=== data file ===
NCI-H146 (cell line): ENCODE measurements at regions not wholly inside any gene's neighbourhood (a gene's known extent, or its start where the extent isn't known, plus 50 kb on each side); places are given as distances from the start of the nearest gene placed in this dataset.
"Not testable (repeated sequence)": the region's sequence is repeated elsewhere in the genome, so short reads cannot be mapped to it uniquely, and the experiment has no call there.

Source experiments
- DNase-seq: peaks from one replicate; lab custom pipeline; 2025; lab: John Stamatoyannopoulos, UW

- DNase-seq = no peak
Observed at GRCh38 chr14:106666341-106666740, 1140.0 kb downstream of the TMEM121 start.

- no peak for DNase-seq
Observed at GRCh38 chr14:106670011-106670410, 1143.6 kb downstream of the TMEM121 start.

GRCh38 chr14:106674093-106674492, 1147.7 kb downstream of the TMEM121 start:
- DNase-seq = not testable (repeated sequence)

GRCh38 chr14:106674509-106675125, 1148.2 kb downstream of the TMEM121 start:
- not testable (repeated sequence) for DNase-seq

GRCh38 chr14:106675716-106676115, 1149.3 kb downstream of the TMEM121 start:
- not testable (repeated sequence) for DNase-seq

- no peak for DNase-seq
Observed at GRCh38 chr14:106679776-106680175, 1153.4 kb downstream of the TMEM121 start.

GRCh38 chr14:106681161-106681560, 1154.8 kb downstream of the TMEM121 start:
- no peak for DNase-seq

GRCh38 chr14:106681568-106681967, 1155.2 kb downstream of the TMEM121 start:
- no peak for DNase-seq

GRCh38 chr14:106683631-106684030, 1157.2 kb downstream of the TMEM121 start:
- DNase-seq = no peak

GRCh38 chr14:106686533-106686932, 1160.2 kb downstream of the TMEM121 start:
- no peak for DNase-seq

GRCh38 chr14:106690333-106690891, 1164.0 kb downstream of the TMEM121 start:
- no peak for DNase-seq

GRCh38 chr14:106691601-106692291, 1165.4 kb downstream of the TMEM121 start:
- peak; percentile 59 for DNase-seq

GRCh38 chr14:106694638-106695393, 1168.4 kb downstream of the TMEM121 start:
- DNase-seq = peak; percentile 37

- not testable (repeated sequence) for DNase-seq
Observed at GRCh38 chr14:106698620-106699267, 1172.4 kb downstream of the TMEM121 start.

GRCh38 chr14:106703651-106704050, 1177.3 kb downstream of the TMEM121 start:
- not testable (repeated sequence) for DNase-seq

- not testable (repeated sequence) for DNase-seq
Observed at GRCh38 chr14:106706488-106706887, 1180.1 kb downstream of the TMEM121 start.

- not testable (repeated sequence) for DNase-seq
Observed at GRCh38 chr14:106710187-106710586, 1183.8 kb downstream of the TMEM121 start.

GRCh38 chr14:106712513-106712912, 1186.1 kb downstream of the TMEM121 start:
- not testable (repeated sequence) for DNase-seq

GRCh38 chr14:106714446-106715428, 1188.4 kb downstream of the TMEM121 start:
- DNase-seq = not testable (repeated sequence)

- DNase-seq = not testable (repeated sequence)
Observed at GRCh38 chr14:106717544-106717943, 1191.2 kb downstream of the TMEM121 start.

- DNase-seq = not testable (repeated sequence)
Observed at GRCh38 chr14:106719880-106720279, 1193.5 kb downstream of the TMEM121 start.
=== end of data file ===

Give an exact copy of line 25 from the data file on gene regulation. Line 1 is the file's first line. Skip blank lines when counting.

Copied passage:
GRCh38 chr14:106690333-106690891, 1164.0 kb downstream of the TMEM121 start: